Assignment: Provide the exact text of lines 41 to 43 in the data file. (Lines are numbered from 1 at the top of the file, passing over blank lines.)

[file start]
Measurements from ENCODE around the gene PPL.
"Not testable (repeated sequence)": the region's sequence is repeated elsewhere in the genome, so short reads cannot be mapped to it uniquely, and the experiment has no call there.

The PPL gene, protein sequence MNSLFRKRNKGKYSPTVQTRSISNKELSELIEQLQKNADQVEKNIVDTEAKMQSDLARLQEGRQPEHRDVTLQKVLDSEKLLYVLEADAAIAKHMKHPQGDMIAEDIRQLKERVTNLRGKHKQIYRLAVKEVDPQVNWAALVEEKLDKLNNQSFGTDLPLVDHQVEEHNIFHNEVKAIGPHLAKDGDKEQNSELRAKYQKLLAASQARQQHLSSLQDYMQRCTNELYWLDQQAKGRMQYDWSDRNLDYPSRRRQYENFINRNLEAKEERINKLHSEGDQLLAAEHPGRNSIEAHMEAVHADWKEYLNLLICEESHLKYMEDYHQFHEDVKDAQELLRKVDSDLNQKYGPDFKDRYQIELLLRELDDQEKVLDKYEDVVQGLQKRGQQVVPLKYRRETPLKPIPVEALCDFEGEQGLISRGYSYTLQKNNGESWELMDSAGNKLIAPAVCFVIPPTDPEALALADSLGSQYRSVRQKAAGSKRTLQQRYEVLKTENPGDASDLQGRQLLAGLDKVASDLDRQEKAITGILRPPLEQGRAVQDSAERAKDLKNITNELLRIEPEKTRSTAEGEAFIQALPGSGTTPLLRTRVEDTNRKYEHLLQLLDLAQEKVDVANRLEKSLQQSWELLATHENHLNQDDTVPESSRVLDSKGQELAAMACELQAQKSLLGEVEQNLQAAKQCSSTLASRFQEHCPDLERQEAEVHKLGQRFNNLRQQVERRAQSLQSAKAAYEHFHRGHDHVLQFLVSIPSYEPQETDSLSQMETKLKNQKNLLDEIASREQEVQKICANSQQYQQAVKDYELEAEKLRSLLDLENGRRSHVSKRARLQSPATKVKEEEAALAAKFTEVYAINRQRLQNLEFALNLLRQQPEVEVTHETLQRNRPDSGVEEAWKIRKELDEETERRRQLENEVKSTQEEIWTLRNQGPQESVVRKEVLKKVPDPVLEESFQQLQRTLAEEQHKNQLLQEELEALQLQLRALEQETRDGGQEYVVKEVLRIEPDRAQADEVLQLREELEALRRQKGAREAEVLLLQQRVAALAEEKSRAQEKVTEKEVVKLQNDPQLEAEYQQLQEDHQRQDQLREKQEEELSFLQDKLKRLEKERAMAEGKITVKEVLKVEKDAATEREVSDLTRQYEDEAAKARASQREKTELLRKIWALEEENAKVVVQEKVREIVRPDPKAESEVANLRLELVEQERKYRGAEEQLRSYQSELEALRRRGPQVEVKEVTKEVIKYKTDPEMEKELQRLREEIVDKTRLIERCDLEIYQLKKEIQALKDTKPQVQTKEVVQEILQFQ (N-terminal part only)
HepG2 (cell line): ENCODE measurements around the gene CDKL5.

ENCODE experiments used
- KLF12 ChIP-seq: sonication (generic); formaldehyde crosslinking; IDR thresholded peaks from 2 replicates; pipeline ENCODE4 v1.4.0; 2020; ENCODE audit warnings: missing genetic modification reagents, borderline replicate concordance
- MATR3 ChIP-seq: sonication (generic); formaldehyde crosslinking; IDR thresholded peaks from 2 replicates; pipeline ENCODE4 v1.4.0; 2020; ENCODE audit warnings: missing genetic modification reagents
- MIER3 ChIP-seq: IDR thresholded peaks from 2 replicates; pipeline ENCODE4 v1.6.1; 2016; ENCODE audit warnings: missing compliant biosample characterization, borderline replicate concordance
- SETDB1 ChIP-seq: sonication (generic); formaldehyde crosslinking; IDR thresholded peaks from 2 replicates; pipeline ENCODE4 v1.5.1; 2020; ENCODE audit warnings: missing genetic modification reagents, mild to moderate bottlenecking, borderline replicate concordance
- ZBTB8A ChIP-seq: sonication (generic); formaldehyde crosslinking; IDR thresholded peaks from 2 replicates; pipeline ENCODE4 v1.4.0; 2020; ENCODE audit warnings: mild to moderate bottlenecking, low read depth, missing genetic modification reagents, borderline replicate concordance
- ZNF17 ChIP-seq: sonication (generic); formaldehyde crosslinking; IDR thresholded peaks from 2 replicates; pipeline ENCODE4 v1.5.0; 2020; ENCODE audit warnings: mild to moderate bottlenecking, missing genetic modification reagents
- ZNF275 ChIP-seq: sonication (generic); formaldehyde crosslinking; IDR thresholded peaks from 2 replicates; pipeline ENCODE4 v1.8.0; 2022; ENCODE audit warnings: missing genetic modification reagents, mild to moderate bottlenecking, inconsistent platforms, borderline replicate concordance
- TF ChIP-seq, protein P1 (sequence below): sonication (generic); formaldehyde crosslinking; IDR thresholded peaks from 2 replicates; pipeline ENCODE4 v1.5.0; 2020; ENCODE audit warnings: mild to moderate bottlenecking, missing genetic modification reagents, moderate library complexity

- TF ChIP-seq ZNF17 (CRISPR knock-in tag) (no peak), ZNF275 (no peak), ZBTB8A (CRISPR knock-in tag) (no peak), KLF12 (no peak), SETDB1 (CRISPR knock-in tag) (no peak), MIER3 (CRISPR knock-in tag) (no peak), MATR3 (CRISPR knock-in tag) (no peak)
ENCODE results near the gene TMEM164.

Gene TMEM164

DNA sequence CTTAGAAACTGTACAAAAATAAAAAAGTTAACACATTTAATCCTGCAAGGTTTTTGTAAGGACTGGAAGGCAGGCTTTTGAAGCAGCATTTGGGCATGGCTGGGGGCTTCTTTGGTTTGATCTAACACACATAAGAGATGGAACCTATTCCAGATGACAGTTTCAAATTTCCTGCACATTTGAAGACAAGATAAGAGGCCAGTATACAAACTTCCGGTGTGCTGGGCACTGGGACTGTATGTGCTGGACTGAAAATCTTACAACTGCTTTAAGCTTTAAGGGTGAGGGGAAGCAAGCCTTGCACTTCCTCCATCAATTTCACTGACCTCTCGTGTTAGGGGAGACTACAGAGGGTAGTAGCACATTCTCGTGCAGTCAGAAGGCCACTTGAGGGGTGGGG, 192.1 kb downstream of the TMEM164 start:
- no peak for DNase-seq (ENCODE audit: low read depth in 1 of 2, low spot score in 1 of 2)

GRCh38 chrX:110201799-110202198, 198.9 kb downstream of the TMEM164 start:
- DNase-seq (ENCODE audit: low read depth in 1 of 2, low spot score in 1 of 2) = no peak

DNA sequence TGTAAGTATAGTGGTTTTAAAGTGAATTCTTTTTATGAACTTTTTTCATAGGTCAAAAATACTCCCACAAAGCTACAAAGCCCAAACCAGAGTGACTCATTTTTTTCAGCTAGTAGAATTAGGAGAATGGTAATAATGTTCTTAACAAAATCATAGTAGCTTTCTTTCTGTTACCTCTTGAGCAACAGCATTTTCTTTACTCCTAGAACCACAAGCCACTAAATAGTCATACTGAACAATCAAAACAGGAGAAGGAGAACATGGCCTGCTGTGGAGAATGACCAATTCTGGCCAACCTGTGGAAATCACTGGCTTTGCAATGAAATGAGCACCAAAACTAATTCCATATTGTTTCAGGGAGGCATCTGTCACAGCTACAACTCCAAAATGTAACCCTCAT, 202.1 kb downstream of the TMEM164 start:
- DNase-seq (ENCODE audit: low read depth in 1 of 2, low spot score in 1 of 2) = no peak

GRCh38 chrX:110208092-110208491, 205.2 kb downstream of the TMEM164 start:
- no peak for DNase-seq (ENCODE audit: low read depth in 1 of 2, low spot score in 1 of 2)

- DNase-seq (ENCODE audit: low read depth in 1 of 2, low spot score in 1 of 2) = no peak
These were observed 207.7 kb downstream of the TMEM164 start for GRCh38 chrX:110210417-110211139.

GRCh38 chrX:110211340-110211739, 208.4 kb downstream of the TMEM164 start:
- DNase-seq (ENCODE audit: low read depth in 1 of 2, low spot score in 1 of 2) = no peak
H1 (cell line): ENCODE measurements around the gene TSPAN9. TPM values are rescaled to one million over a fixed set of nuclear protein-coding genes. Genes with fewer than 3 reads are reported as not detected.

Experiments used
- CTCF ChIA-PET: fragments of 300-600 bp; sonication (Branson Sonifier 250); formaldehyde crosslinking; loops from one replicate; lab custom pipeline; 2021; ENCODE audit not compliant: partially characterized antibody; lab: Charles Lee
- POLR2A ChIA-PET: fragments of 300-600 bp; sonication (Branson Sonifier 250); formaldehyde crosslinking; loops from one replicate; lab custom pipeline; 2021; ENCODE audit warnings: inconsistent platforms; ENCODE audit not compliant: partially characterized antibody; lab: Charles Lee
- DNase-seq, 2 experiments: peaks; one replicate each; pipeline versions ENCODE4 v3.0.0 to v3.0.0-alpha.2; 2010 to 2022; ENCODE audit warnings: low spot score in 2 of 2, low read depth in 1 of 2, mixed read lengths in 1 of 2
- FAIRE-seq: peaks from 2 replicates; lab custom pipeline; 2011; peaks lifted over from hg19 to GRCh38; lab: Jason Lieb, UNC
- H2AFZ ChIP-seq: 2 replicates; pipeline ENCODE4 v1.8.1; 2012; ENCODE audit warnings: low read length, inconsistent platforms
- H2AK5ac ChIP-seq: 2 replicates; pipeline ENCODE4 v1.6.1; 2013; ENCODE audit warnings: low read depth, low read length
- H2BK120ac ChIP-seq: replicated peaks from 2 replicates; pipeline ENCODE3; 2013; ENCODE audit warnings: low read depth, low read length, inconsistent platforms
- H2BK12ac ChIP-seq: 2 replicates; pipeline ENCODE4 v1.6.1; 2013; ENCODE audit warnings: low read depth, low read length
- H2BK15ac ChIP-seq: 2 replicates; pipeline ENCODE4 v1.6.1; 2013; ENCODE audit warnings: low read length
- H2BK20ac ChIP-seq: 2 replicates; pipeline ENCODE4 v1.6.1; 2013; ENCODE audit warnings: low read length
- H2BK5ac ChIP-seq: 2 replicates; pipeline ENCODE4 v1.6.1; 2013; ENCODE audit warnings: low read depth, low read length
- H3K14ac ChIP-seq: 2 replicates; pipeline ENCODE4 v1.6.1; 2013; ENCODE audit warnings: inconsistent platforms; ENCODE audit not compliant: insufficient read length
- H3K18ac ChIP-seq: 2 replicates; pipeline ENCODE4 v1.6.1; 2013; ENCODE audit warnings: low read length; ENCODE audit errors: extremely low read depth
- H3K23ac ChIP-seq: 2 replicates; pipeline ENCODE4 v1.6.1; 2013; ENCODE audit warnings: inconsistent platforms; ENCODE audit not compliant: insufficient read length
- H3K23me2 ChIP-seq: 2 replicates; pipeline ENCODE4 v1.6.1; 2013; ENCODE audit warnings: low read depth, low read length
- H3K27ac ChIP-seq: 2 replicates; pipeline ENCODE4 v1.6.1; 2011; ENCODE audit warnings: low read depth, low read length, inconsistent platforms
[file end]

- H2BK5ac ChIP-seq: 2 replicates; pipeline ENCODE4 v1.6.1; 2013; ENCODE audit warnings: low read depth, low read length
- H3K14ac ChIP-seq: 2 replicates; pipeline ENCODE4 v1.6.1; 2013; ENCODE audit warnings: inconsistent platforms; ENCODE audit not compliant: insufficient read length
- H3K18ac ChIP-seq: 2 replicates; pipeline ENCODE4 v1.6.1; 2013; ENCODE audit warnings: low read length; ENCODE audit errors: extremely low read depth